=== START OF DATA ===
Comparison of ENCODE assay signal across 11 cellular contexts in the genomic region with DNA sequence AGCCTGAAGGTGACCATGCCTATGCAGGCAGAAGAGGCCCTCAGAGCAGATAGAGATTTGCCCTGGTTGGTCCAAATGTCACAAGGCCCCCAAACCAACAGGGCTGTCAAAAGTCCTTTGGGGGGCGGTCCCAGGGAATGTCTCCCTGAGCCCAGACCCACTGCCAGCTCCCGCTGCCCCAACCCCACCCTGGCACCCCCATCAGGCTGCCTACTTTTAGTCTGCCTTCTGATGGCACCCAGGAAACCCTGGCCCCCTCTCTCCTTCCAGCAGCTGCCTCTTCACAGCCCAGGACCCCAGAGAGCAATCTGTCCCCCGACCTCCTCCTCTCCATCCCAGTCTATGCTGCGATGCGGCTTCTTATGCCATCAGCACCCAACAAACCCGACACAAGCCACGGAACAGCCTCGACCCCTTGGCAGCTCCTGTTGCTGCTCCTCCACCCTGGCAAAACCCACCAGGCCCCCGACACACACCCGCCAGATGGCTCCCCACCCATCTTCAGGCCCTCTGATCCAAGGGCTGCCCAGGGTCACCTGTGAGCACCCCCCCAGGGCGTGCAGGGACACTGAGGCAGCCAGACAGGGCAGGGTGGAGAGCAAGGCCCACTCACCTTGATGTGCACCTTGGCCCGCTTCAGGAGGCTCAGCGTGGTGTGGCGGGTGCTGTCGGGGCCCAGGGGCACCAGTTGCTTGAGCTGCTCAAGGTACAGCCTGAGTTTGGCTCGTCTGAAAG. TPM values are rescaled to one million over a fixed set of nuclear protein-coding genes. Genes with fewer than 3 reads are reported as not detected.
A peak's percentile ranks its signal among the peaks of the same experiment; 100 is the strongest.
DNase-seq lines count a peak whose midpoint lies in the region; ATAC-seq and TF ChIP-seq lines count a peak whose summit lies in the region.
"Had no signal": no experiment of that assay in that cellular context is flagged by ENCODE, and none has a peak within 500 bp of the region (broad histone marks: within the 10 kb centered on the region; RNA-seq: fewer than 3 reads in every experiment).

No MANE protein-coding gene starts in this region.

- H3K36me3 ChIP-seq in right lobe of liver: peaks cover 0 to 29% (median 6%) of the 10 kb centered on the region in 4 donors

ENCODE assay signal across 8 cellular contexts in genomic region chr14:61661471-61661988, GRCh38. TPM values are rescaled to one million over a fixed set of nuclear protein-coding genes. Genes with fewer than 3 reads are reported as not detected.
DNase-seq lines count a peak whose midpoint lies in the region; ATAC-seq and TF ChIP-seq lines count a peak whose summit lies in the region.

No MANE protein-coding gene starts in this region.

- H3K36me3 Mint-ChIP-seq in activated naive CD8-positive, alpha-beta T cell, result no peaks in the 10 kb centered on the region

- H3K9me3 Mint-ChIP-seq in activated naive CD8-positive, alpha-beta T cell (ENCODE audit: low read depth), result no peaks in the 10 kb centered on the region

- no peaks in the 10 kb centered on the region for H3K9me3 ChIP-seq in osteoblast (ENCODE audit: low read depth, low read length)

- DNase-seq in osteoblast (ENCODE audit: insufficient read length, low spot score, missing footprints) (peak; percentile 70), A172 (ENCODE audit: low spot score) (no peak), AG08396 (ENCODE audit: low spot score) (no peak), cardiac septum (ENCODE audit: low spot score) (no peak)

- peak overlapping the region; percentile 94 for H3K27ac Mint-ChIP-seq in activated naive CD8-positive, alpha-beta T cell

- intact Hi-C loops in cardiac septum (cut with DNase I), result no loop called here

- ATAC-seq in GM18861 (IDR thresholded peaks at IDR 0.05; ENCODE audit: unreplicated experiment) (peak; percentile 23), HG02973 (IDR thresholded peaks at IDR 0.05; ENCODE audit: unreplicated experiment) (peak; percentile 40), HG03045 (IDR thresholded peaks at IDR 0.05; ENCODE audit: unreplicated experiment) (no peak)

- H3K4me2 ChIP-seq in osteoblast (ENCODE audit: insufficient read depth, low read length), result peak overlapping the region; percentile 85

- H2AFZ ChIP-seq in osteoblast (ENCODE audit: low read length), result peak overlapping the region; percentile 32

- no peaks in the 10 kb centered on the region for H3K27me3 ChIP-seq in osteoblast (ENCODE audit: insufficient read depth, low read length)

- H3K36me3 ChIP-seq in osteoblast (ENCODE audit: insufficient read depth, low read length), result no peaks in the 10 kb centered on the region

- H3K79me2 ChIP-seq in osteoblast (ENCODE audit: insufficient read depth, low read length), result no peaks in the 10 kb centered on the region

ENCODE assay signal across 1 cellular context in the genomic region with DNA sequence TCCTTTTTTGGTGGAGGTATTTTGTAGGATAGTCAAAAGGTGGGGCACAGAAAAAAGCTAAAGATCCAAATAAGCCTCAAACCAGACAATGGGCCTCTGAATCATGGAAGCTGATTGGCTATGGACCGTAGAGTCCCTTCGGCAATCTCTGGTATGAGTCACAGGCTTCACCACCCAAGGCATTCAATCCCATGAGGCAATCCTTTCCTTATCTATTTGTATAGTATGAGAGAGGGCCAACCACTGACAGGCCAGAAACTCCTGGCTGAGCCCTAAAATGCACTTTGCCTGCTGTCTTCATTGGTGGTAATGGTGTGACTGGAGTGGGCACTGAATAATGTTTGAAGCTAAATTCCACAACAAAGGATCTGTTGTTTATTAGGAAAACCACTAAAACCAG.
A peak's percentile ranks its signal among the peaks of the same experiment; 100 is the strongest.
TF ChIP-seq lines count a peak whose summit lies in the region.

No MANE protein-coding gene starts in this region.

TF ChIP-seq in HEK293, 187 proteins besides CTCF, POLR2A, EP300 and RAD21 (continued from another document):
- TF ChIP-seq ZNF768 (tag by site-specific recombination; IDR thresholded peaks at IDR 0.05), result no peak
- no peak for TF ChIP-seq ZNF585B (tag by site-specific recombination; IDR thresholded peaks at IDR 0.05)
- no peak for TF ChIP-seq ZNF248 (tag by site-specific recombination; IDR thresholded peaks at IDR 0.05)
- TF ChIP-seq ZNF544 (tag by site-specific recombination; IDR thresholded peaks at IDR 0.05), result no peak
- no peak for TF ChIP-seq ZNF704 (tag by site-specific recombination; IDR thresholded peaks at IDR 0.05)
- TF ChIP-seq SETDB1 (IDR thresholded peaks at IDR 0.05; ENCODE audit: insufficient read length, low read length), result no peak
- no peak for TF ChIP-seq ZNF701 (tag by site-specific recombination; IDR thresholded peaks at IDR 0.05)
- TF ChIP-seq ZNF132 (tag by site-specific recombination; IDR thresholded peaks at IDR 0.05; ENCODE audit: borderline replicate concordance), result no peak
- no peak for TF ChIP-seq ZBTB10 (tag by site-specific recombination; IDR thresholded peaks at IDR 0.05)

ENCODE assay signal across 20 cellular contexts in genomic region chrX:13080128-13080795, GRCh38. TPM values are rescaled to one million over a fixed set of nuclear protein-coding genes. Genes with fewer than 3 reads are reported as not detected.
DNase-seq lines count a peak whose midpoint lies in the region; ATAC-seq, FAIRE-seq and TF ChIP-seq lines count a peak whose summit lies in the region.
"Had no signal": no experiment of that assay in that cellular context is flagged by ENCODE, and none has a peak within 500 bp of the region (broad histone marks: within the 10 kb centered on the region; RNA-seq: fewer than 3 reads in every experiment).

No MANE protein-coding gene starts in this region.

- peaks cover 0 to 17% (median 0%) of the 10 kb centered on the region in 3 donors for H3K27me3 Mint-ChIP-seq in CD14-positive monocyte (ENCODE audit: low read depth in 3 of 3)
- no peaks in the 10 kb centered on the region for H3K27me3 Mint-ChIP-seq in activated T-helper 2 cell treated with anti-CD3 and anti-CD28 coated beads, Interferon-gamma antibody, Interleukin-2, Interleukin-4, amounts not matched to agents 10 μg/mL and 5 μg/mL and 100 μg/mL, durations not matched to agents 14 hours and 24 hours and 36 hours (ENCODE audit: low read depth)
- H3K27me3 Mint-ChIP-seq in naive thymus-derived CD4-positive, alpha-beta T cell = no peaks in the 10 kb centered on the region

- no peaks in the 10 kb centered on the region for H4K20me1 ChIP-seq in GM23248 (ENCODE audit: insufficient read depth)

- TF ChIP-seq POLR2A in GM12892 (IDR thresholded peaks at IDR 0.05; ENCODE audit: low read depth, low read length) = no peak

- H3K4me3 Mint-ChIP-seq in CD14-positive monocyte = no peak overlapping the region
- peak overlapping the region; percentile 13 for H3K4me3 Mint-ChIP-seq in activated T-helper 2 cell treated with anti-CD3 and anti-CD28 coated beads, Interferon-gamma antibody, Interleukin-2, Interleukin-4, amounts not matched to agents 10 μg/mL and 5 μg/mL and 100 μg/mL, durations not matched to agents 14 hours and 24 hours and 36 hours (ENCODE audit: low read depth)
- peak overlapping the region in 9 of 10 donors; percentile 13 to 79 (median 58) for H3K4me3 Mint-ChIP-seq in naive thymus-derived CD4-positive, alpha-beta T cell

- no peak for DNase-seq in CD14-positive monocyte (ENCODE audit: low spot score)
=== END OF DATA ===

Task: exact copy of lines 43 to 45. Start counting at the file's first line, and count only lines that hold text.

- no peaks in the 10 kb centered on the region for H4K20me1 ChIP-seq in GM23248 (ENCODE audit: insufficient read depth)

- TF ChIP-seq POLR2A in GM12892 (IDR thresholded peaks at IDR 0.05; ENCODE audit: low read depth, low read length) = no peak

- H3K4me3 Mint-ChIP-seq in CD14-positive monocyte = no peak overlapping the region